Prosecutors said that a man who was involved in the January 6 Insurrection at the Capitol threatened to blow up government buildings before he was arrested in former president and First Lady Barack and Michelle Obama’s Washington D.C., neighborhood on Friday (June 30).
According to Politico, Taylor Taranto retrieved the Obamas’ address from Donald Trump who posted it on his Truth Social platform.
[Taylor] Taranto used his own Truth Social account to re-post the address,” prosecutors wrote in court papers filed Wednesday. “On Telegram, Taranto then stated, ‘We got these losers surrounded! See you in hell, [John] Podesta’s and Obama’s.’ “
Soon, prosecutors say, Taranto again began livestreaming from his van on his YouTube channel while was driving through the Kalorama neighborhood, which is where the Obamas reside.
Per the report, Taranto was on a weeklong rampage displaying “erratic and menacing behavior escalated the urgency from law enforcement to find him.” When he encroached the Obamas’ neighborhood, which was under Secret Service protection, law enforcement officials monitored his movements where he said he discovered an entrance to the Obamas’ home.
“I didn’t tell anyone where he lives ’cause I want him all to myself,” Taranto told his audience on the live stream.
Additionally, Taranto shared on his live stream that he would bomb the National Institute of Standards and Technology adding that Speaker Kevin McCarthy “can’t stop what’s coming,” and he entered an elementary school in Maryland near the home of Rep. Jamie Raskin. He also threatened the lives of other Democratic representatives, prosecutors stated.
Taranto said that he chose the elementary school due to its proximity to Raskin's home and targeted him because “he's one of the guys that hates January 6 people, or more like Trump supporters, and it's kind of like sending a shockwave through him because I did nothing wrong,” prosecutors said quoting Taranto’s words.
Taranto, who is a resident of Washington state and has been living out of a van for two months, was arrested with two firearms, a Smith and Wesson M&P Shield and a Ceska 9mm CZ Scorpion E3. Eighteen other guns that are registered in his name have not yet been recovered, authorities said.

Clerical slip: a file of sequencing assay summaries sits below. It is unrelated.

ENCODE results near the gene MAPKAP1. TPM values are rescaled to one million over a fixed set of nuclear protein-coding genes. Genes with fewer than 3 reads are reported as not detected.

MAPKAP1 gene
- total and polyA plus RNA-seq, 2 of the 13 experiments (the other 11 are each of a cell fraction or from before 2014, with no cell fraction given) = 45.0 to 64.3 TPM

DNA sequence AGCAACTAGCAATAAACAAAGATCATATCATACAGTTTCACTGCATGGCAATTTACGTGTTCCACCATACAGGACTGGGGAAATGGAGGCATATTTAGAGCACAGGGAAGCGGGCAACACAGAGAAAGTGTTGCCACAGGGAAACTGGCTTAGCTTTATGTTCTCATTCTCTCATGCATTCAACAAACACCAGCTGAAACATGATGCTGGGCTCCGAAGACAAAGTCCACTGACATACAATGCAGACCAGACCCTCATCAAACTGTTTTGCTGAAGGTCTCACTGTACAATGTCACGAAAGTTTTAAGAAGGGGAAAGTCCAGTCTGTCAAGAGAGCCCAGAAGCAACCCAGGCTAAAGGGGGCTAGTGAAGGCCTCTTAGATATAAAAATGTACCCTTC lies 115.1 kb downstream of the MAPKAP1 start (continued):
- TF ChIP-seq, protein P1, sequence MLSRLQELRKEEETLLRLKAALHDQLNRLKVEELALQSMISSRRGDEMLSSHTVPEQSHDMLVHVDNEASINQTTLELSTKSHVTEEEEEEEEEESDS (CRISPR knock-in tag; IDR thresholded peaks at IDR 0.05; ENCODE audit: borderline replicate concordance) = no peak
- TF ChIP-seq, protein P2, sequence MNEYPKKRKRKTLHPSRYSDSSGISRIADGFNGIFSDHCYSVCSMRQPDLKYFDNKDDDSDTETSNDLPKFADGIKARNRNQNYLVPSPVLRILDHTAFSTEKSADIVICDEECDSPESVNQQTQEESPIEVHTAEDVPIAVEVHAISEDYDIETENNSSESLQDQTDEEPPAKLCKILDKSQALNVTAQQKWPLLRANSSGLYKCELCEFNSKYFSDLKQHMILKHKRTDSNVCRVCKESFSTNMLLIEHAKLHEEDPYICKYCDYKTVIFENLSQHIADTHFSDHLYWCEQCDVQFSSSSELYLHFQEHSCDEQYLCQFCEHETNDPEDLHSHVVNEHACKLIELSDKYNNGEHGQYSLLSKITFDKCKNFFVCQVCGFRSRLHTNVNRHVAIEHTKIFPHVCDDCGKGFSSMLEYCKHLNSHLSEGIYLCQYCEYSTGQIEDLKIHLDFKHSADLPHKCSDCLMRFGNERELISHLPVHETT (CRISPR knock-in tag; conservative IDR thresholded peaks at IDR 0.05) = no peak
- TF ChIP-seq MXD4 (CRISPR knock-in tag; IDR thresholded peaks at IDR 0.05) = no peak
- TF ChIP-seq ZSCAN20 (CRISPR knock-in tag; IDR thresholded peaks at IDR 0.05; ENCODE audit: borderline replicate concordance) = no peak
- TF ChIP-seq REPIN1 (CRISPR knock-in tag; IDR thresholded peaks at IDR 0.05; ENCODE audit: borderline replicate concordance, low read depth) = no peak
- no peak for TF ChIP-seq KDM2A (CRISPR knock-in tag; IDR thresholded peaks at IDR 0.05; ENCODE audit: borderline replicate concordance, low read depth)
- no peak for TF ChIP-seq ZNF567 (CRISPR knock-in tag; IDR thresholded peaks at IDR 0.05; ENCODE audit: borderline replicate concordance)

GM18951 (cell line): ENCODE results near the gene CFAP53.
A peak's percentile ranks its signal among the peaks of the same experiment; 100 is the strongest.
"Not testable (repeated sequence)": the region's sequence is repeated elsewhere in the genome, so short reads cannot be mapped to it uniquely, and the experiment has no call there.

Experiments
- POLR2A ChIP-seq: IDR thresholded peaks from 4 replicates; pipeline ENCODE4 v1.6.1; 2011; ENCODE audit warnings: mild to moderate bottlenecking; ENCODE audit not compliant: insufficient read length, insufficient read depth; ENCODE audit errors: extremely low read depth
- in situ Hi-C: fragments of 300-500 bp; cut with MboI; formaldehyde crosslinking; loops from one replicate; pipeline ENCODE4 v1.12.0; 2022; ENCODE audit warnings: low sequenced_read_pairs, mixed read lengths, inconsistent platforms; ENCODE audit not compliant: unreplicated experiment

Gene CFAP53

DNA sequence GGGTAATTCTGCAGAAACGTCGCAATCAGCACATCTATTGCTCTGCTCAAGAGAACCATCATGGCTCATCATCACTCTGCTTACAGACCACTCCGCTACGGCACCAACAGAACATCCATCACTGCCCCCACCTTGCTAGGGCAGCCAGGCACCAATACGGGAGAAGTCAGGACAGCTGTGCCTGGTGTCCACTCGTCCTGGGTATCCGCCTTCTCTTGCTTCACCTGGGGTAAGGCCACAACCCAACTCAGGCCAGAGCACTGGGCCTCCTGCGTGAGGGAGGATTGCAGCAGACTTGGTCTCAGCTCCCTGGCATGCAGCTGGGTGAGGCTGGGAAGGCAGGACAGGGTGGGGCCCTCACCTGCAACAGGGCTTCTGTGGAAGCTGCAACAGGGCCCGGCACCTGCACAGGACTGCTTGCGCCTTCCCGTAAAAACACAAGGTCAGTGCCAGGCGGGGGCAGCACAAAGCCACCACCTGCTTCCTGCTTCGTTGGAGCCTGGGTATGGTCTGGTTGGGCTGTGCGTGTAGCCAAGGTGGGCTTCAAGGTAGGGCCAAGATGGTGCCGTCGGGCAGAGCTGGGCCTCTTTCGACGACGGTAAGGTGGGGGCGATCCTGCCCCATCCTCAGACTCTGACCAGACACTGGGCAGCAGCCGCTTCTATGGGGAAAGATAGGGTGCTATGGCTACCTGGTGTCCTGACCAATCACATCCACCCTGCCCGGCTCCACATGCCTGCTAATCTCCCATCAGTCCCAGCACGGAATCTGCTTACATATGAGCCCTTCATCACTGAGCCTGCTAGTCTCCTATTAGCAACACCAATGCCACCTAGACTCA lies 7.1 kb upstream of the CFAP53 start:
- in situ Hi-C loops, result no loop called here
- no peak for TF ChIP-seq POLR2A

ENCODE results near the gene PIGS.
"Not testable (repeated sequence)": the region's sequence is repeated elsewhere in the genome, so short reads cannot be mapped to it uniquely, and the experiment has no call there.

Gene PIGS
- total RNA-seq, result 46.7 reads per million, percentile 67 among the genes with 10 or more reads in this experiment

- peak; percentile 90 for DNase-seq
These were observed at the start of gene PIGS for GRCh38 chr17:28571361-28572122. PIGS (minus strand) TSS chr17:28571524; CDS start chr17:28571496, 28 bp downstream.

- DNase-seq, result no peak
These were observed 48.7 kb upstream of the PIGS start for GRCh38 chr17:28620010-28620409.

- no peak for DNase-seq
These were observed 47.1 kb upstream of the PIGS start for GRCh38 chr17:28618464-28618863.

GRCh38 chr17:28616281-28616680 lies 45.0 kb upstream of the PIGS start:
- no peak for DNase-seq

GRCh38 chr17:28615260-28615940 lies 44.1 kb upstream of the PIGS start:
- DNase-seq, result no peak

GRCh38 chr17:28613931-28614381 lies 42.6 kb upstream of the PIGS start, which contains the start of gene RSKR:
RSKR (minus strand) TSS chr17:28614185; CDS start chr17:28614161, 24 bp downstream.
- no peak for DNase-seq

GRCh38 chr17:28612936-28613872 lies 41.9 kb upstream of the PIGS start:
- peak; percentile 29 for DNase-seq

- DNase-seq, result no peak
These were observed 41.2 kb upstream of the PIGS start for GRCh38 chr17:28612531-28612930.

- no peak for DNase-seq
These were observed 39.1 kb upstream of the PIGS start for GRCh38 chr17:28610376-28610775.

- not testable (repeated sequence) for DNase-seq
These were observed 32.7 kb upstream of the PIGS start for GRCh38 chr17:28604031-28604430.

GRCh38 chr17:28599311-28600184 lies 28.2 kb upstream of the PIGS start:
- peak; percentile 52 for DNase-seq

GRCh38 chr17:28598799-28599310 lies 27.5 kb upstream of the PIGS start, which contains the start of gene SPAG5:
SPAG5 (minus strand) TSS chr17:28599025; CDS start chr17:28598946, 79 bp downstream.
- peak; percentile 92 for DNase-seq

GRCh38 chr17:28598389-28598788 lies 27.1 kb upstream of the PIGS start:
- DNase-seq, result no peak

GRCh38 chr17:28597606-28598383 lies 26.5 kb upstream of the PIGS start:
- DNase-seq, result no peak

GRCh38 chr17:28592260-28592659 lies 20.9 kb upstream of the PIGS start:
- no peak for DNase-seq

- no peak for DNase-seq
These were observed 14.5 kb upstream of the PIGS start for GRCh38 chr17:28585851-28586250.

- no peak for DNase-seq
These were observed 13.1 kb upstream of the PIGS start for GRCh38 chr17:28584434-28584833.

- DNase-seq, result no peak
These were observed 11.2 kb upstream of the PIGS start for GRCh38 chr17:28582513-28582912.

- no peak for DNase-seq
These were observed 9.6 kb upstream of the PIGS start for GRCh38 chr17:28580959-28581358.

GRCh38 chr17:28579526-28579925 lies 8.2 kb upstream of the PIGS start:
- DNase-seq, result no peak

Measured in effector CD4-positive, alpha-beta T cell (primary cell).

Also “hundreds of rounds of nine-millimeter ammunition, a steering wheel lock, and a machete,” were found. Prosecutors expressed their concern that Taranto may have had other accomplices that supported him.
“Since his arrest, at least two of his social media accounts appear to have either deleted information or been deleted entirely,” the prosecutors said “It is unknown at this time who is deleting these accounts, but there is a concern that if released, Taranto will continue to attempt to destroy evidence.”
At his hearing in federal court on Wednesday (July 5), Taranto’s lawyer Kathryn Guevara claimed that the government’s case was “hyperbole” saying that Taranto, a military vet who did tours of duty in Iraq, “had been receiving regular therapy for PTSD and has no criminal history.”
"What we are talking about here is protected activity under the Constitution," Guevara said. "What we have is a lot of talk. A lot of hyperbole … a lot of incendiary language to get attention."
During the hearing, U.S. District Court Magistrate Judge Zia Faruqui said that he doesn’t consider Taranto a flight risk but that he could be a danger to the community.
On Thursday, Faruqui will hear more arguments which may include testimony from Taranto’s wife, who was present at Wednesday’s hearing.